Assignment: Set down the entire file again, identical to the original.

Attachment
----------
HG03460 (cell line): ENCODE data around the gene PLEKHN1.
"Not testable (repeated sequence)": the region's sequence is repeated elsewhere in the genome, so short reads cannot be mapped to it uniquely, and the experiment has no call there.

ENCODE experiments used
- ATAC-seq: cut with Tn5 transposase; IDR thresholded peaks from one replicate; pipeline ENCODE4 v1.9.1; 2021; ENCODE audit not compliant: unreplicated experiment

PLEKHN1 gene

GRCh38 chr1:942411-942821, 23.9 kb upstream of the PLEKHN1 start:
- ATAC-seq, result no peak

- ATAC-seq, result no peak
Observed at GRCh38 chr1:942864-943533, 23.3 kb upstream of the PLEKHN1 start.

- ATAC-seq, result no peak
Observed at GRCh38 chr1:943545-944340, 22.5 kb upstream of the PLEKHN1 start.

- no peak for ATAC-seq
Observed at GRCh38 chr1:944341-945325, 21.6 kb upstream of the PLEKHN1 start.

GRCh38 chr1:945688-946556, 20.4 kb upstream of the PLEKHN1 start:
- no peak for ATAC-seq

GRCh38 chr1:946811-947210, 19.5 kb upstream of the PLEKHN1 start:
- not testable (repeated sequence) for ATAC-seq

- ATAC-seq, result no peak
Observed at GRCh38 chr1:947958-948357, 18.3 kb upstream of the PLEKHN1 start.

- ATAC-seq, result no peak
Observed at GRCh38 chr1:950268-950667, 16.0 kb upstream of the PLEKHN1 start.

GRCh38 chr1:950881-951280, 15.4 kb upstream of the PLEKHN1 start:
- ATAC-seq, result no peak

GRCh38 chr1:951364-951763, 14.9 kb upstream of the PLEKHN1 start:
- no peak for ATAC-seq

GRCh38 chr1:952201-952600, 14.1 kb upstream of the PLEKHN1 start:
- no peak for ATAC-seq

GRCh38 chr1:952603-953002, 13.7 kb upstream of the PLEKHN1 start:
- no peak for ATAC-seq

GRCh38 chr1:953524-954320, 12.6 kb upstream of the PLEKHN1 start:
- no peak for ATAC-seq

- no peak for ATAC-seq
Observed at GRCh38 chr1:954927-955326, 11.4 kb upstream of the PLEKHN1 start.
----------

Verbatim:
HG03460 (cell line): ENCODE data around the gene PLEKHN1.
"Not testable (repeated sequence)": the region's sequence is repeated elsewhere in the genome, so short reads cannot be mapped to it uniquely, and the experiment has no call there.

ENCODE experiments used
- ATAC-seq: cut with Tn5 transposase; IDR thresholded peaks from one replicate; pipeline ENCODE4 v1.9.1; 2021; ENCODE audit not compliant: unreplicated experiment

PLEKHN1 gene

GRCh38 chr1:942411-942821, 23.9 kb upstream of the PLEKHN1 start:
- ATAC-seq, result no peak

- ATAC-seq, result no peak
Observed at GRCh38 chr1:942864-943533, 23.3 kb upstream of the PLEKHN1 start.

- ATAC-seq, result no peak
Observed at GRCh38 chr1:943545-944340, 22.5 kb upstream of the PLEKHN1 start.

- no peak for ATAC-seq
Observed at GRCh38 chr1:944341-945325, 21.6 kb upstream of the PLEKHN1 start.

GRCh38 chr1:945688-946556, 20.4 kb upstream of the PLEKHN1 start:
- no peak for ATAC-seq

GRCh38 chr1:946811-947210, 19.5 kb upstream of the PLEKHN1 start:
- not testable (repeated sequence) for ATAC-seq

- ATAC-seq, result no peak
Observed at GRCh38 chr1:947958-948357, 18.3 kb upstream of the PLEKHN1 start.

- ATAC-seq, result no peak
Observed at GRCh38 chr1:950268-950667, 16.0 kb upstream of the PLEKHN1 start.

GRCh38 chr1:950881-951280, 15.4 kb upstream of the PLEKHN1 start:
- ATAC-seq, result no peak

GRCh38 chr1:951364-951763, 14.9 kb upstream of the PLEKHN1 start:
- no peak for ATAC-seq

GRCh38 chr1:952201-952600, 14.1 kb upstream of the PLEKHN1 start:
- no peak for ATAC-seq

GRCh38 chr1:952603-953002, 13.7 kb upstream of the PLEKHN1 start:
- no peak for ATAC-seq

GRCh38 chr1:953524-954320, 12.6 kb upstream of the PLEKHN1 start:
- no peak for ATAC-seq

- no peak for ATAC-seq
Observed at GRCh38 chr1:954927-955326, 11.4 kb upstream of the PLEKHN1 start.